From the lead-up to the murder trial until the day before the Court of Appeal hearing, Sarbjit and her family suffered death threats, intimidation and were ostracised from their community. ‘The role and bravery of Sarbjit Athwal [in securing the convictions] cannot be underestimated,’ says DCI Driscoll. Driscoll was also lead police officer in the Stephen Lawrence murder investigation and was running both cases simultaneously: ‘The lessons I learned in Surjit’s case I used in Stephen’s, and the lessons in Stephen’s case I used in Surjit’s case,’ he explains.

Stopping abuse and saving lives

Inspired by the support she’d received from DCI Driscoll, Sarbjit joined the Metropolitan Police in 2008 as a police community support officer and assisted witnesses and victims in respect of honour-based violence. However, it soon became obvious to her that the police were still making the same mistakes made back in 1999.

Wanting to effect much more significant change, Sarbjit decided to share her experience more widely and in 2013 published Shamed. The book describes both her journey through life and experience with the criminal justice system. Published in over six languages, the book has become a best seller throughout Europe.

In 2015, Sarbjit went on to found True Honour, a charity which has two central aims: to stop abuse and to save lives. It does this through educating organisations and agencies on how to deal with victims of honour-based violence, forced marriage and female genital mutilation. DCI Driscoll, now retired, is a trustee and Deputy Chair of the charity.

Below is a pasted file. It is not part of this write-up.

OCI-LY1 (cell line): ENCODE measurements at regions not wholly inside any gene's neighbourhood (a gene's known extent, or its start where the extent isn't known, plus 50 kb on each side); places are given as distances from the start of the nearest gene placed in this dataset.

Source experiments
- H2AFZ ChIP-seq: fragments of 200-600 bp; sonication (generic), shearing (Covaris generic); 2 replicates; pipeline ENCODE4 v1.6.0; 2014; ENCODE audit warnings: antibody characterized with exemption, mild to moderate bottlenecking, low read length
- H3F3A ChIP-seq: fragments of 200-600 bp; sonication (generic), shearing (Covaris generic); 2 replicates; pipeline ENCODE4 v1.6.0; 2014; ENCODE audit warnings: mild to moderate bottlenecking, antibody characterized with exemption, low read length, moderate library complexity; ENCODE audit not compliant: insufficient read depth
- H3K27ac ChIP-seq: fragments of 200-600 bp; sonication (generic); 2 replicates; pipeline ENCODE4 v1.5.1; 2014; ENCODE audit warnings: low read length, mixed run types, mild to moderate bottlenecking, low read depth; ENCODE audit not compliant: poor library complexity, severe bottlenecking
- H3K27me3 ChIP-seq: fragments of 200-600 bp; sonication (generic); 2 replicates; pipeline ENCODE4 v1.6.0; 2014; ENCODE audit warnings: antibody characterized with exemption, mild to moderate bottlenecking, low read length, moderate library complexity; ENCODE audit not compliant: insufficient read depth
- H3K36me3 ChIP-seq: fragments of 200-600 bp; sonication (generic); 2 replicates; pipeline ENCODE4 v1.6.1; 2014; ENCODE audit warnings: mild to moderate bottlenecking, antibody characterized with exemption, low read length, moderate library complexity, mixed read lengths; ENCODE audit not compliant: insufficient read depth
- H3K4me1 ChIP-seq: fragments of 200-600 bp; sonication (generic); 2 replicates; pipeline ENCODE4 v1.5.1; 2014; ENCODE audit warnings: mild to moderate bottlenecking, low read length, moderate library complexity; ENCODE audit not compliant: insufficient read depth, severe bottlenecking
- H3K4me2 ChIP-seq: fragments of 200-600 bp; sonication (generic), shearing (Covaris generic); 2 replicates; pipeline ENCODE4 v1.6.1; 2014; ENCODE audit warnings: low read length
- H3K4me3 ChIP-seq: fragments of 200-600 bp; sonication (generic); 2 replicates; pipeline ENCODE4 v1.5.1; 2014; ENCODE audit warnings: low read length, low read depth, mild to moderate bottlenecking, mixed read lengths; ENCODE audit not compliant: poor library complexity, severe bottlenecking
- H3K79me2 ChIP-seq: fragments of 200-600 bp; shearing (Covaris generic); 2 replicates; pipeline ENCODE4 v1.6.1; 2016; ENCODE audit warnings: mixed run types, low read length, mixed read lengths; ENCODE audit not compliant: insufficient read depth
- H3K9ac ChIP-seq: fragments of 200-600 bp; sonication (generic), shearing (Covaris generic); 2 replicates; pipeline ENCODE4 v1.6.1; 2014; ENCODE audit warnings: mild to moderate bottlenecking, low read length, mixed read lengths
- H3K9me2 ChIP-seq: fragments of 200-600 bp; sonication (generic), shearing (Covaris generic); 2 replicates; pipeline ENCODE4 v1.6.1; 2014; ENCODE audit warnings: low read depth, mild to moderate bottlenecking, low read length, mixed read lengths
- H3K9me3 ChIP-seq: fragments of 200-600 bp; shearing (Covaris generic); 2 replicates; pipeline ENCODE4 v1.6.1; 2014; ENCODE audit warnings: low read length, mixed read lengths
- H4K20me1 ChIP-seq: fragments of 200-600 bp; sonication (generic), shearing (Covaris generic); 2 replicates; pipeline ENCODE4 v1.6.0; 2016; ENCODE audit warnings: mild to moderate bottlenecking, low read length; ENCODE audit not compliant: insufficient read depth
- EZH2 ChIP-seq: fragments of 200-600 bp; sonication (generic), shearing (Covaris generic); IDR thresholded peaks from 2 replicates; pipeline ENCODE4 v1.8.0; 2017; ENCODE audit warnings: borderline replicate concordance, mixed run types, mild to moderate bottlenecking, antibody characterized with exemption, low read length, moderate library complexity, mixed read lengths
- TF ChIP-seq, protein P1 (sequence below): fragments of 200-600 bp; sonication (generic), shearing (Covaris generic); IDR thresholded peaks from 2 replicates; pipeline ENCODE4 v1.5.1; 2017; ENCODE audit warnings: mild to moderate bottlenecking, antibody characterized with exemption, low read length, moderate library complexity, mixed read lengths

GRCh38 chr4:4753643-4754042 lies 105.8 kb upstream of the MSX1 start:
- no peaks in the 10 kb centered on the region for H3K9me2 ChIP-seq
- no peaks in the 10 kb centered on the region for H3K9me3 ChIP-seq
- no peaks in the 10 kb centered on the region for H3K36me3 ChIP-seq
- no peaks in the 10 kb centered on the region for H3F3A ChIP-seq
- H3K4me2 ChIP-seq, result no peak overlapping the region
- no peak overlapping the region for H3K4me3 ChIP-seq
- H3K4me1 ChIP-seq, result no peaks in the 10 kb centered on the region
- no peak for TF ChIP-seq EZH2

Sarbjit has trained over 5,000 police officers in Surrey, West Midlands, Staffordshire, Hampshire, Sussex, NHS, Essex and many others. She educates officers on the difficulties they will face when dealing with families, how easily they can be misled by perpetrators and how to understand the impact on victims if turned away (the ‘one chance rule’). She has also raised awareness with doctors, magistrates, barristers, and other professionals to help them understand the issues around these harmful practices and ensure they are in the best place to protect any victim of these crimes.

The charity also works with schools, colleges, and universities to ensure that staff and students have the right support, putting teachers in the best position to identify risk indicators both before and after FGM, and offer safe advice to their students to help protect them from harm.

Barristers: getting involved and giving back

Being a member of the Bar gives you the flexibility to get involved in worthwhile projects over and beyond our own practices. Many of us volunteer many hours of our free time to help others in society. We use our skills to advise and promote various different causes. By giving of ourselves we receive even more back, improving us as people and advocates.

Therefore, I was delighted to be appointed a patron of True Honour. I ask all who read Sarbjit’s amazing story to do whatever they can for her. Some examples of practical ways of helping would be to offer to promote and raise money for the charity while also having the chance to be trained and to train others. 

Contributor James Keeley is a barrister at 36 Crime


  • From 2010-14 more than 11,000 cases of so-called honour crime were recorded by UK police forces, according to data collected by the Iranian and Kurdish Women’s Rights Organisation. The report suggested the scale of the problem is much higher: more than one in five UK police forces had failed to flag all honour-based violence (HBV) incidents and crimes, despite it being a clear requirement in the Association of Chief Police Officers’ HBV Strategy 2008 (Postcode lottery: police recording of reported ‘honour’ based violence, IKWRO: ).
  • Every year, in the UK on average 20,000-24,000 girls are at risk of FGM. The average age for FGM is between 4-14 years of age, but can happen prior or after that age. Figures from 2016-17 show there were 9,179 attendances to NHS services in which FGM was identified, treatment was given, or a woman with FGM had given birth to a baby girl (FGM Annual Report 2017, NHS Digital).
Author details: 
James Keeley

James is a specialist in serious criminal work especially sexual offences.